The Federal Court has handed a $2 million fine to Queensland pharmaceutical company Alkaloids of Australia as well as a lengthy prison sentence for a former employee, following convictions on criminal cartel charges that stem from events almost a decade ago.
Alkaloids of Australia, which produces a native plant extract used to relieve stomach pain and bowel cramps, and its former export manager were found guilty of criminal cartel conduct following an investigation by the competition watchdog, the ACCC.
The charges stem from five years of cartel conduct from July 2009, a critical time for the prosecution as it was around then that criminal cartel laws came into force in Australia.
Alkaloids of Australia’s key product is scopolamine N-butylbromide (SNBB), the active pharmaceutical ingredient used in anti-spasmodic medications. SNBB is produced at the company’s Kingaroy facility in Queensland where it sources the extracts from local plantations of Duboisia shrubs, the natural source of scopolamine.
Alkaloids of Australia and its former export manager, Christopher Kenneth Joyce, pleaded guilty to three criminal charges late last year. They also admitted to seven offences of making, attempting to make, and giving effect to several cartel arrangements with overseas pharmaceutical ingredient suppliers.
The court heard that Joyce represented the company at industry conventions and would phone and email competition manufacturers of SNBB around the world to fix the minimum price for SNBB.
His actions would lead the competitors to allocate customers between themselves and arrange what price would be quoted to customers to share sales among customers. The ACCC says the arrangements involved price fixing, bid rigging, output restriction and market allocation.
Alkaloids of Australia was fined $1.987 million and Joyce was hit with a $50,000 fine on top of a prison sentence of two years and eight months which is being served as an intensive corrections order, including 400 hours of community service.
Joyce was also disqualified from managing corporations for five years. The court took into account early guilty pleas in the sentencing.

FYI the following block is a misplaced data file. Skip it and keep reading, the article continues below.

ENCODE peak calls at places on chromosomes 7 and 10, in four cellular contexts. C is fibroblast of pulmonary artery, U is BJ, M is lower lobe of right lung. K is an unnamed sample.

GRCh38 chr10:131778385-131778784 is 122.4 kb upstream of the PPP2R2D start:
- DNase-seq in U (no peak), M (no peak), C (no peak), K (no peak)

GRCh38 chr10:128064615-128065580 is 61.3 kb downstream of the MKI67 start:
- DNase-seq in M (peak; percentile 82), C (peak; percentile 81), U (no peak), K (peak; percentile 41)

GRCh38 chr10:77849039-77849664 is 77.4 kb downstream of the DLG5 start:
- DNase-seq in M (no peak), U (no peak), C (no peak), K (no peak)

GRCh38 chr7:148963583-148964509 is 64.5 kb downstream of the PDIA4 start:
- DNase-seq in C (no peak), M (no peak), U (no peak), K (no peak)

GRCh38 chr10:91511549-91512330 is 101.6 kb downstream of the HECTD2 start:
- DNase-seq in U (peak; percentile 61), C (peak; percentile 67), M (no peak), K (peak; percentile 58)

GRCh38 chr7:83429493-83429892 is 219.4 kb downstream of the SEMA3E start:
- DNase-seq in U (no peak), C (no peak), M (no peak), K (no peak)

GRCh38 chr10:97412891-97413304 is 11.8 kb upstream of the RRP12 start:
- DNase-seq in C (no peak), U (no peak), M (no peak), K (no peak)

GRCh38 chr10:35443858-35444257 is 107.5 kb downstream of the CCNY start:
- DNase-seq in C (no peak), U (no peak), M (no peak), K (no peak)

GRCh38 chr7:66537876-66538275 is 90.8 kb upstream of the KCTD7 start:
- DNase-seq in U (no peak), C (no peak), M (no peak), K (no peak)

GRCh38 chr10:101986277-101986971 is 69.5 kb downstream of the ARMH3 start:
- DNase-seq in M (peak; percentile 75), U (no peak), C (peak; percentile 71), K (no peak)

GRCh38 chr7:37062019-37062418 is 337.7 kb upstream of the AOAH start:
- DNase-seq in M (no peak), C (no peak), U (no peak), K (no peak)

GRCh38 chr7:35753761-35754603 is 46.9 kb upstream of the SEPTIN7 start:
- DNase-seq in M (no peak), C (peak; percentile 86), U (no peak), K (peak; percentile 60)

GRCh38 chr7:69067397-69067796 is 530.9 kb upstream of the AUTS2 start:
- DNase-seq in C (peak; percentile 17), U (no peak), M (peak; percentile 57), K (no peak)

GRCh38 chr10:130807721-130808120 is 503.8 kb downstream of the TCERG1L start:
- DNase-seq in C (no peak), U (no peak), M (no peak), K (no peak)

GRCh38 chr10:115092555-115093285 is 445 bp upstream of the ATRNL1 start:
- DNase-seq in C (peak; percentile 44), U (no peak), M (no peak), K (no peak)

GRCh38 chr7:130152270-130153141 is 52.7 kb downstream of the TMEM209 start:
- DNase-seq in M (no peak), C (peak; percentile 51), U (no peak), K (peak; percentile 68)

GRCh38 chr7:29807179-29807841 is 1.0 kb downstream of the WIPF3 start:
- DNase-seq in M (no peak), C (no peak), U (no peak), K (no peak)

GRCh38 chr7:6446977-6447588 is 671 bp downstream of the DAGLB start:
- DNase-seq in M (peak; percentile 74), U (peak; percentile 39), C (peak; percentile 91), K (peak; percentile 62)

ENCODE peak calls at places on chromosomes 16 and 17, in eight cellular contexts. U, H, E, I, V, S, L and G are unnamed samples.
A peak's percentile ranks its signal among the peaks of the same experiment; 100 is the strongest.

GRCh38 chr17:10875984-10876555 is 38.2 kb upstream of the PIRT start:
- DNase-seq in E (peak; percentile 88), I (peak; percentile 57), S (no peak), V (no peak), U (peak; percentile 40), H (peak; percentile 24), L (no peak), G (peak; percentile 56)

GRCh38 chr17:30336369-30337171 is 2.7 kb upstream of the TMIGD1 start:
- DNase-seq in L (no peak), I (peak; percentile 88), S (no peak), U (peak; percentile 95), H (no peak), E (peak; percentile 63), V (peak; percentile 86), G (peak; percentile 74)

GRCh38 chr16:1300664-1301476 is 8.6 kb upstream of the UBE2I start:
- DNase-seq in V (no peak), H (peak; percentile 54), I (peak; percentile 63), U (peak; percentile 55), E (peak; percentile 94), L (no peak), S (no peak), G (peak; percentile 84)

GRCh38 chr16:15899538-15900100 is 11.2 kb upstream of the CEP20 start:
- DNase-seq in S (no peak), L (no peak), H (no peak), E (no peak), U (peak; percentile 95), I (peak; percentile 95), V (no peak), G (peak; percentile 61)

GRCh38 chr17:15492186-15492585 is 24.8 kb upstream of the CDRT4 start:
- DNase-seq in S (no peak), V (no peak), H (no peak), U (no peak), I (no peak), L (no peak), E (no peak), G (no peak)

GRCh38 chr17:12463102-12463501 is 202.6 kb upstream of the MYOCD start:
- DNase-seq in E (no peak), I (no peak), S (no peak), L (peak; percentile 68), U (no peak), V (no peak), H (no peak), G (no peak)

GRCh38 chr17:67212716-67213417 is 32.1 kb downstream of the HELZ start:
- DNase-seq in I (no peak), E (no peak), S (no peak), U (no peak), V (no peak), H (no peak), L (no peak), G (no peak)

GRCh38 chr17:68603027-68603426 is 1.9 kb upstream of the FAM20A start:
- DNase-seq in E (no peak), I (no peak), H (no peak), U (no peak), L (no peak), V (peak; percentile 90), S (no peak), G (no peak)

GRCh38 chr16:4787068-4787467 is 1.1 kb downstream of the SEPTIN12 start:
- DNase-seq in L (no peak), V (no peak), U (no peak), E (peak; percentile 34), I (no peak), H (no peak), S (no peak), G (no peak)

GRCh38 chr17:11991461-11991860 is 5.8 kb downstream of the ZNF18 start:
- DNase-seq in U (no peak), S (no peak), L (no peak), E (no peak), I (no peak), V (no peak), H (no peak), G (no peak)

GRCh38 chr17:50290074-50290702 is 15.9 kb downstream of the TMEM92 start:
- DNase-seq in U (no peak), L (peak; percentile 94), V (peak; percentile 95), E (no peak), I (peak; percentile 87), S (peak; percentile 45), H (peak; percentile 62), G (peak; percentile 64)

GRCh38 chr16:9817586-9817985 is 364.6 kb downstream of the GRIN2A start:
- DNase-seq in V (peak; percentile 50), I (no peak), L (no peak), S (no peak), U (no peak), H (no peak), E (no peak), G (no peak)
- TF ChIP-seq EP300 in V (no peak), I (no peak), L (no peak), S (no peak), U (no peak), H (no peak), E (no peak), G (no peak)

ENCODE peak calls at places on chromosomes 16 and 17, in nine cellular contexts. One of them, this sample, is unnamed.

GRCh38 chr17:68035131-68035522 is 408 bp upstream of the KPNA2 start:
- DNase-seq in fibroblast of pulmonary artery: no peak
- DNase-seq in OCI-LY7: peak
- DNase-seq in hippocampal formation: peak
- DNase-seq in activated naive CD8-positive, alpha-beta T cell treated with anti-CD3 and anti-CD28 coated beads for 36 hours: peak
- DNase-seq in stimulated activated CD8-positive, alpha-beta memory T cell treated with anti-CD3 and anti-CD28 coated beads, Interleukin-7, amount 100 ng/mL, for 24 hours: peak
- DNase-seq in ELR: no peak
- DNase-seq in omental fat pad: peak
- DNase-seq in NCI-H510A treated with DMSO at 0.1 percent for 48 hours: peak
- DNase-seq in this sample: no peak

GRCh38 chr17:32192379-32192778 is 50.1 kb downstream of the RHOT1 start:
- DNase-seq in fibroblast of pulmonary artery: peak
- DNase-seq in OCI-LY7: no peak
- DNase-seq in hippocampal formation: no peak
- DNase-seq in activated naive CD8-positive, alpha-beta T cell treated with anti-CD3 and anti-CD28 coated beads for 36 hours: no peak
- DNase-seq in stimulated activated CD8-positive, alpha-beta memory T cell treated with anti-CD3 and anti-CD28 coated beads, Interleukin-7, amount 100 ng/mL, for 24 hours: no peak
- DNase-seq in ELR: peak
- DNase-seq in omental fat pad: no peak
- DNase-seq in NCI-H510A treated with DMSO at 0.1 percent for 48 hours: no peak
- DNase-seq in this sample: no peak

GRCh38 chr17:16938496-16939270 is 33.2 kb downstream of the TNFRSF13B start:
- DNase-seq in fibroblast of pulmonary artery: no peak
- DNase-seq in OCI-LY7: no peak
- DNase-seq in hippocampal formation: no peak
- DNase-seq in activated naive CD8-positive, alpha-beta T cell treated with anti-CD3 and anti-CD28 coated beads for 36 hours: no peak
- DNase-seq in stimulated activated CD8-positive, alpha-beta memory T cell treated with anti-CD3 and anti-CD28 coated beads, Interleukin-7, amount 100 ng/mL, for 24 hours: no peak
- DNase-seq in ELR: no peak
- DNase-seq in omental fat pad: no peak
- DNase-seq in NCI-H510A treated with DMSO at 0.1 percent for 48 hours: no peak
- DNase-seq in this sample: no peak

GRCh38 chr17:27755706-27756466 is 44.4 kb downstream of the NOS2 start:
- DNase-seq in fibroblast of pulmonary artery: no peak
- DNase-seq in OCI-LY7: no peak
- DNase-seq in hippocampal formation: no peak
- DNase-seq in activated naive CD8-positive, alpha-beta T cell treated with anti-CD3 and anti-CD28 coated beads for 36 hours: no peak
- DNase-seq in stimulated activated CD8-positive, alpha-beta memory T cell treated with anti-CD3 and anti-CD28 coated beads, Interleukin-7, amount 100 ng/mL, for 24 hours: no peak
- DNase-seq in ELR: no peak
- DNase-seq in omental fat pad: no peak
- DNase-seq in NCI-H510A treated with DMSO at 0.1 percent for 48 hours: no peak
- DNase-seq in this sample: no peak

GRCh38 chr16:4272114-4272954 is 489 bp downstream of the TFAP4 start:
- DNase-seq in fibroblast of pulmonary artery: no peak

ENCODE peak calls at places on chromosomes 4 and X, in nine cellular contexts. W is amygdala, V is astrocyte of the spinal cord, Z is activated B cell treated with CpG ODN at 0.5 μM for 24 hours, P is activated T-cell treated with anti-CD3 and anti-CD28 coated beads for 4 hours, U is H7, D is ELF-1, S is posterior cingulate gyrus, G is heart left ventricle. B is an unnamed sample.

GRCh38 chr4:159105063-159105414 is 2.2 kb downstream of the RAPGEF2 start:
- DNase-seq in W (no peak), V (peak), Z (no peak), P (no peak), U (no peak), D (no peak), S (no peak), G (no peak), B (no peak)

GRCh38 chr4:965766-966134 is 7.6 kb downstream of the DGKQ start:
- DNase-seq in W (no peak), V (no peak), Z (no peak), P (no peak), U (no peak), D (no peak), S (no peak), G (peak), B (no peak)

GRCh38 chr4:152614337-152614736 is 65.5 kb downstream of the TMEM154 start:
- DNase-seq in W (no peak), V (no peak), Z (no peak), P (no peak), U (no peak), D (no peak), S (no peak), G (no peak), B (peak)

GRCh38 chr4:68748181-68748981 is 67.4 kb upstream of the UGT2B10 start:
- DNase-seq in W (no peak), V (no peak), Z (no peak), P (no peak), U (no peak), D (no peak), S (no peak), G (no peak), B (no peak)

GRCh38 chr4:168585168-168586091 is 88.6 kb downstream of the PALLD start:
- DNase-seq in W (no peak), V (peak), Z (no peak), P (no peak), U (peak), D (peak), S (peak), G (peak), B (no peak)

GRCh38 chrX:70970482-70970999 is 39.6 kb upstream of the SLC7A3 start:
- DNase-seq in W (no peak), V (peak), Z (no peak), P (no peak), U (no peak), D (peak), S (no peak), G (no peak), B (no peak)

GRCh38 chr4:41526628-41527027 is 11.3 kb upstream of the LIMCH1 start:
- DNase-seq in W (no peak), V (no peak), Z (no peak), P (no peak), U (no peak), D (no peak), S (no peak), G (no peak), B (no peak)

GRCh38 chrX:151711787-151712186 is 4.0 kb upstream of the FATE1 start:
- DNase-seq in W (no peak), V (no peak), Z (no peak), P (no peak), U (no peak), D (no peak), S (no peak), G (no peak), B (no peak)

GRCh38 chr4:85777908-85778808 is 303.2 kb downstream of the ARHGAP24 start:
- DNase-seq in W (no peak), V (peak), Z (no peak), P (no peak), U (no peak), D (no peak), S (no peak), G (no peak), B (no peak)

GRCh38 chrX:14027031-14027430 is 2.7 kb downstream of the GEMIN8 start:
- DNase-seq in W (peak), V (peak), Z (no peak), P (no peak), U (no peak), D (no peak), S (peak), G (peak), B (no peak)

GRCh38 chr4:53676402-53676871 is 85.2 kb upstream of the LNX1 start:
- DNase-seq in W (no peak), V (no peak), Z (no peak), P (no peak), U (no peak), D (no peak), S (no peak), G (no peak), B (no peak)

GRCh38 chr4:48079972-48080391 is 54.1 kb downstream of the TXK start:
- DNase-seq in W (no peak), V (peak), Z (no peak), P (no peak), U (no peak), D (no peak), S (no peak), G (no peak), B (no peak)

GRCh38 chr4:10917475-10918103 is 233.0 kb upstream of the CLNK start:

“We welcome these outcomes, which should serve as a strong reminder that criminal cartel conduct is a serious offence attracting serious consequences, including significant fines, banning orders, and imprisonment for individuals,” says ACCC commissioner Liza Carver.
“The sentence imposed on Mr Joyce is the longest sentence of imprisonment imposed on an individual under the criminal cartel laws so far.
“This was a particularly concerning and serious case of cartel conduct by Alkaloids of Australia over a sustained period which included price fixing that had worldwide impact.”
The ACCC says Joyce and Alkaloids of Australia also had sought to induce competitors to limit SNBB production.
“Alkaloids of Australia produces and supplies an active ingredient derived from a plant predominantly grown and processed in the Kingaroy region in Queensland and exported for use in medications globally, so the cartel conduct potentially increased prices for consumers and businesses around the world,” says Carver.
“Investigating serious cartels remains an important priority for us, because of the harm such anti-competitive conduct has on consumers, other businesses, and the economy as a whole.”
The ACCC initially brought the charges against Joyce and Alkaloids of Australia in December 2020.
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